Mrs. Cooke's desire was “That our children of many nationalities and races, born far from the centers of art, may receive an intimation of their own cultural legacy." She wanted people of all persuasions "to wake to the ideals embodied in the arts of their neighbors." 
The Honolulu Museum of Art's extensive collection begins in the yard.
It began when the Cooke family's collection outgrew its home more 
than a century ago. Its collection is highly regarded internationally.  

In a lovely statement delivered at the museum's dedication on April 8, of 1927, she expressed her hope "that Hawaiians, Americans, Chinese, Japanese, Koreans, Filipinos, Northern Europeans, South Europeans, and all other people living here... would perceive a foundation on which a new culture, enriched by all the old strains may be built in these islands.”
The museum also offers workshops, school tours and many other outreach programs to involve and educate the community.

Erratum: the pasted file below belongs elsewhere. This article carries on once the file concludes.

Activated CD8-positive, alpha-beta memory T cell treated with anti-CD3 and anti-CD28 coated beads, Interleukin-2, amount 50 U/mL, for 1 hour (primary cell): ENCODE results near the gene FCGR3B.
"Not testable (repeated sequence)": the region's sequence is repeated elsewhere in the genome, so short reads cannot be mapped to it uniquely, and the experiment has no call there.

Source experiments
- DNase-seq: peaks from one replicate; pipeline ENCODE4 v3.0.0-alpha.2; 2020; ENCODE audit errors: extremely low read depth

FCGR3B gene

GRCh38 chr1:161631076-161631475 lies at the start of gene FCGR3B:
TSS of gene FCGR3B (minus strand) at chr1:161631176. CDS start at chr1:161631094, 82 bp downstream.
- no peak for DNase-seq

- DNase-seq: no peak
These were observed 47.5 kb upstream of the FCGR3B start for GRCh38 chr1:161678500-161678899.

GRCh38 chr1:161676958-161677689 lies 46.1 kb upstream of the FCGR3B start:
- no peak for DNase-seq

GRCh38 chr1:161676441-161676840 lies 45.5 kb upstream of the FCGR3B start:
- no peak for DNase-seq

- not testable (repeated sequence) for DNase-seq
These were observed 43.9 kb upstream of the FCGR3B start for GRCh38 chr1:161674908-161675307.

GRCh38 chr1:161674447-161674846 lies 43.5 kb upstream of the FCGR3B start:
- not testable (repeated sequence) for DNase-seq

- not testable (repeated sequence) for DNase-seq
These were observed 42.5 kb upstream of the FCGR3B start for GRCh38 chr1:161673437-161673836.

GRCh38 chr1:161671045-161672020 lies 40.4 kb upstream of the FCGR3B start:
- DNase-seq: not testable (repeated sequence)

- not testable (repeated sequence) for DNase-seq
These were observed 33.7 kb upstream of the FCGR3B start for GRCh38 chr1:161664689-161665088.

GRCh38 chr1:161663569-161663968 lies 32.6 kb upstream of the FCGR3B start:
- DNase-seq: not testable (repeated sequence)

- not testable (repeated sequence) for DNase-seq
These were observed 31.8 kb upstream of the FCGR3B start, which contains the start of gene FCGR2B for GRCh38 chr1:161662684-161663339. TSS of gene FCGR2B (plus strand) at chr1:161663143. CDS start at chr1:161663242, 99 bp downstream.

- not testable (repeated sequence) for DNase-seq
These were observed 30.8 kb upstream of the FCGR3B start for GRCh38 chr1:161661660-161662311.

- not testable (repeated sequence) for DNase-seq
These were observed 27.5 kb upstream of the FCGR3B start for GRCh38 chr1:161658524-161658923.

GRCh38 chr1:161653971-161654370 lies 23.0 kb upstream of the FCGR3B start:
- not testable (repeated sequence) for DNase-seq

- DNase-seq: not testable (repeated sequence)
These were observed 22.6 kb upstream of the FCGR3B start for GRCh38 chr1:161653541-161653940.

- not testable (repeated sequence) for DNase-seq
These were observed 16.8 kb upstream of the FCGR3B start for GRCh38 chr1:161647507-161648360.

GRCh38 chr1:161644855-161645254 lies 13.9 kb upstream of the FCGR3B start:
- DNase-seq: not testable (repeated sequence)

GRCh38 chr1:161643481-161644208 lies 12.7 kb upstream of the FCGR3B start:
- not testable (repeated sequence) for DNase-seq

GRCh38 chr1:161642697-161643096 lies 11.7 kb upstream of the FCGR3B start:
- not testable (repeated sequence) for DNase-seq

MORE INFO or to book tickets:

We recommend a fun way to get there, the "hop on and off" Waikiki Trolley:

Whale watching is a passion worldwide for Bruce Keller
and Christene "Cookie" Meyers. Next up, a whale watch
with resident whales in Depoe Bay, Oregon. 

UP NEXT: Whales are a passion for both of us -- writer and photographer of this weekly endeavor -- and one of our most exciting whale watching adventures was in Depoe Bay, Oregon, where resident humpback whales spend a few months frolicking and enjoying the beautiful warm waters. We went out four days with one of the country's best guides, and report back next week. Meanwhile, remember to explore, learn and live -- respecting nature -- and checking out our blogs on travel, nature, the arts, family and more at: 



  1. We Hawaiians are all proud of this wonderful national treasure.

  2. Los Angeles art loversOctober 11, 2023 at 6:26 AM

    Our favorite Hawaii museum for the Asian collections.

  3. I take my seventh grade culture and arts class each year. Wonderful teaching tool.

  4. This museum is an international treasure. Appreciate your recognizing it with such a lovely piece.